USU Board Candidates 2020: Eitan Harris

Honi's profile and full interview with 2020 USU Board Candidate Eitan Harris

Slogan: ‘A USU for All’

Colour: Purple

Faction: Independent (Labor)

Quiz score: 0%

Housewives tagline: “People get exhausted trying to figure me out. And I just let them.”

Interviewed by Chuyi Wang and Madeline Ward.

Eitan Harris is a bit of a wild card entry. He’s a member of the Labor Party, and defines himself as centre left, but has in the past campaigned for Vision (Libdependents), Georg Tamm (Unity) and Reboot (Unity/NLS). Despite his lengthy experience in student politics, Harris doesn’t have a campaign manager — he believes he’s better positioned to manage himself as an independent candidate. 

Harris’ policies differ quite substantially from the other candidates, which could help him stand out, but many are vaguely articulated, and he seems quite unaware of the implications of some of them. In particular, his policy about “combating racism on campus by allowing those experiencing racism to define their own experience” is based on the compilation of a list of ethnic slurs, stereotypes and derogatory comments. Though well-intentioned, it’s easy to see how a public list of slurs maintained by the USU might go awry. Though he is aware of the campus free speech discussion, he also doesn’t seem to comprehend how it will complicate his proposed database of slurs.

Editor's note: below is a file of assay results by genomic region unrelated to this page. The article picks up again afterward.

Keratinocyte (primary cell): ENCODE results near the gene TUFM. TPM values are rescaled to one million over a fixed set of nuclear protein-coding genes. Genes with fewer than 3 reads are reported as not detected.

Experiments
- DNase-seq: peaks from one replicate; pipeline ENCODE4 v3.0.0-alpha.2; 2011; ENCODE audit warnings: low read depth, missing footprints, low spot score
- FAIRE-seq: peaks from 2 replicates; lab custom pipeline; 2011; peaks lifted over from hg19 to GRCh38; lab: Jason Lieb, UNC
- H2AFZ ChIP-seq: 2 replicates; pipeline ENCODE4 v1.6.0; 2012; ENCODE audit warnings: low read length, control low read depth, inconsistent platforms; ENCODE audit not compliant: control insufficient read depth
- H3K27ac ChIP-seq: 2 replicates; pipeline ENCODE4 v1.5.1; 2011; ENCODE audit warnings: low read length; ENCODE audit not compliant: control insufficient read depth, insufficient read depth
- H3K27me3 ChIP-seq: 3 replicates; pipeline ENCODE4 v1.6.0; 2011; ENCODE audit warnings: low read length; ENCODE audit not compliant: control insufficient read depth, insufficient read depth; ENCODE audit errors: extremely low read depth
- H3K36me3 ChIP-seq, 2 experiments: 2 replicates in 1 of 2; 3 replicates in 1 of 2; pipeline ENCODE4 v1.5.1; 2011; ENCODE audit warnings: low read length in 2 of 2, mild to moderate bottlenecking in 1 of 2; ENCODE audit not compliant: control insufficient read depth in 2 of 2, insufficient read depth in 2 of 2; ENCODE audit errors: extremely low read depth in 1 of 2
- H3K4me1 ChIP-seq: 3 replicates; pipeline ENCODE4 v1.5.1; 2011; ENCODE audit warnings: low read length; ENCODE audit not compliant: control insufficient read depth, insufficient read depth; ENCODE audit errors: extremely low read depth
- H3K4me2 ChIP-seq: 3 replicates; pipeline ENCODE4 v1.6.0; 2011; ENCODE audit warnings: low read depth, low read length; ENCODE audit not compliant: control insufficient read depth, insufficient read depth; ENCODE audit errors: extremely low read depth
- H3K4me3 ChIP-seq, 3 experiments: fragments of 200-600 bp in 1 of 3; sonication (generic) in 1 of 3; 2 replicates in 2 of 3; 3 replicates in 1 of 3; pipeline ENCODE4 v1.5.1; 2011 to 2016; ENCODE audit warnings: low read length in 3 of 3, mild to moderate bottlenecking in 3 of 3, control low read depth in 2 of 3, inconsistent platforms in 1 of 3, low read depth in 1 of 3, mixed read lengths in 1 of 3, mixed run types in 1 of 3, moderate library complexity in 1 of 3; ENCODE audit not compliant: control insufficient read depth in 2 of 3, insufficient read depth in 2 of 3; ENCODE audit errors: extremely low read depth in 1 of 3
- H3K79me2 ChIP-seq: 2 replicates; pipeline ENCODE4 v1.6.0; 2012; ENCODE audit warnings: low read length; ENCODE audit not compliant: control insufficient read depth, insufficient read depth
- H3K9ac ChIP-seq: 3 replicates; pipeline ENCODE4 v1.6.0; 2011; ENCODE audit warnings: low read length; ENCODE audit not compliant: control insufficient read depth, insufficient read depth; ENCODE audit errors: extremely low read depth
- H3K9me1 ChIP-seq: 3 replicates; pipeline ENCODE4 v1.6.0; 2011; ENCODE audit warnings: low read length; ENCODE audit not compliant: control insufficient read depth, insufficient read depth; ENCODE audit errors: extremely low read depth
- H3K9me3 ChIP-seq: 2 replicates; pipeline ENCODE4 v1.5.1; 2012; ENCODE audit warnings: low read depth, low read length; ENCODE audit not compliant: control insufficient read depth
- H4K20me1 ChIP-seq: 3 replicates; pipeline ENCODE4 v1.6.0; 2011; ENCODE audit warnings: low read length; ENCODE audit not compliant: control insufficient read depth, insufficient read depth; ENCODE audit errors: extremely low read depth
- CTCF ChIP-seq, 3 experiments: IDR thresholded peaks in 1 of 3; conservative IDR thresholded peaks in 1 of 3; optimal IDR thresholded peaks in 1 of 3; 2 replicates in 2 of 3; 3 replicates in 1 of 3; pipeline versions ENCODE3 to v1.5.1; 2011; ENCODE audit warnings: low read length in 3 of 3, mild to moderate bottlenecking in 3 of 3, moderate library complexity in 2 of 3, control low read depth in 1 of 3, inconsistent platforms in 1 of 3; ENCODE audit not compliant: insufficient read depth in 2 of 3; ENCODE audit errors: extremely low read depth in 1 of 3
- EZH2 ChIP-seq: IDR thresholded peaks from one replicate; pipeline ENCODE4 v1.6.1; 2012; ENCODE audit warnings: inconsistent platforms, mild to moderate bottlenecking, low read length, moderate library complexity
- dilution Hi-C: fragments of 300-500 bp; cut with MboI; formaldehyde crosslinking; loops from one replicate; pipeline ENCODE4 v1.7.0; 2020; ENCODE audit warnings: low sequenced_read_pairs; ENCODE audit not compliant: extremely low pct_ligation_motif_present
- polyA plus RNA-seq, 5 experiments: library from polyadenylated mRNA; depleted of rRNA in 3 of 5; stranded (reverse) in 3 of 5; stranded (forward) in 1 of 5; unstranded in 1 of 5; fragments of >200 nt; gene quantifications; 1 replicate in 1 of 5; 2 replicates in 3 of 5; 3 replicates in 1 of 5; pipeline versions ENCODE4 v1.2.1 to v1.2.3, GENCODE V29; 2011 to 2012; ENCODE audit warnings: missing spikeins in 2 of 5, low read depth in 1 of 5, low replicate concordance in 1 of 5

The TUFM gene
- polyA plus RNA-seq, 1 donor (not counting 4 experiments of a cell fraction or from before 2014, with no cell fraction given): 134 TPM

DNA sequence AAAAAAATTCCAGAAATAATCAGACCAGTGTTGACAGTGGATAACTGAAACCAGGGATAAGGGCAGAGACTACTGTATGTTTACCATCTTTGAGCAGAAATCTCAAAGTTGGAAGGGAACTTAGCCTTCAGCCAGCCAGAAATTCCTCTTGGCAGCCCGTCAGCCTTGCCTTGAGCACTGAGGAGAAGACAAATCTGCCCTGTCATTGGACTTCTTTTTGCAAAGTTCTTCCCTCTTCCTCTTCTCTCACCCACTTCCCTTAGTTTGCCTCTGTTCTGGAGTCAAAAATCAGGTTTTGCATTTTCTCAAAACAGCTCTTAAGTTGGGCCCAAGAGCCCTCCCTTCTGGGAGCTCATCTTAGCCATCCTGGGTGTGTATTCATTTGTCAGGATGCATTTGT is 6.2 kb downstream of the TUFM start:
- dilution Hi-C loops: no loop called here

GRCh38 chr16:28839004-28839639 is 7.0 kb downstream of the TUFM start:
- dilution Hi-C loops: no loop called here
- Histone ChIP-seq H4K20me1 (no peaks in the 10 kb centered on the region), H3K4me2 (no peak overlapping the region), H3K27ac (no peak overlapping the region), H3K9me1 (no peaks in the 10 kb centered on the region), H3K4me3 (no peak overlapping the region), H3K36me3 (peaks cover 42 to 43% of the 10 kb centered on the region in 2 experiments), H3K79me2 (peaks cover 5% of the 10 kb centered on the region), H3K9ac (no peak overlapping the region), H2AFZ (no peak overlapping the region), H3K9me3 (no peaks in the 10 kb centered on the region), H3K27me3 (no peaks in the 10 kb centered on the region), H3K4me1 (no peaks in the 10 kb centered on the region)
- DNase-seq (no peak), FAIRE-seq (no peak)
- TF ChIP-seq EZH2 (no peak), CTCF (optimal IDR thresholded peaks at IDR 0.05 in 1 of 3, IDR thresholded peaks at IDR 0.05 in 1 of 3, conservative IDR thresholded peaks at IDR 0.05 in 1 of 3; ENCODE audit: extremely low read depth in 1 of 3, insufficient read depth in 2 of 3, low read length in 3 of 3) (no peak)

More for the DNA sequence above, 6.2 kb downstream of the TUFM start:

Eitan is proposing the introduction of several autonomous disability spaces. This is an admirable proposition, and an unlikely one, given that the USU has nominally been working toward a dedicated space for at least a year with little success. He is also proposing the introduction of a USU disability collective, but failed to explain how it would functionally differ from the existing SRC collective of the same purpose, save for the fact that the USU and SRC have different political approaches. He declined to take part in the Honi quiz, citing accessibility concerns. Nonetheless, the impracticality of many of his policies points to a general lack of understanding of the way the USU operates.

Harris is aware of structural issues of discrimination within the University, but he doesn’t have a strategy for resolving them. Aside from the database, and disability spaces, his policies comprise of listening to disadvantaged groups and very little else. He is distinguished from past and present candidates by his explicit focus on disability rights and advocacy, but this is let down by his failure to provide any meaningful policies beyond unlikely band aid solutions. Harris will need more than good intentions to effectively represent the groups he seeks to empower to the USU.

A link to the full transcript of the interview can be found here.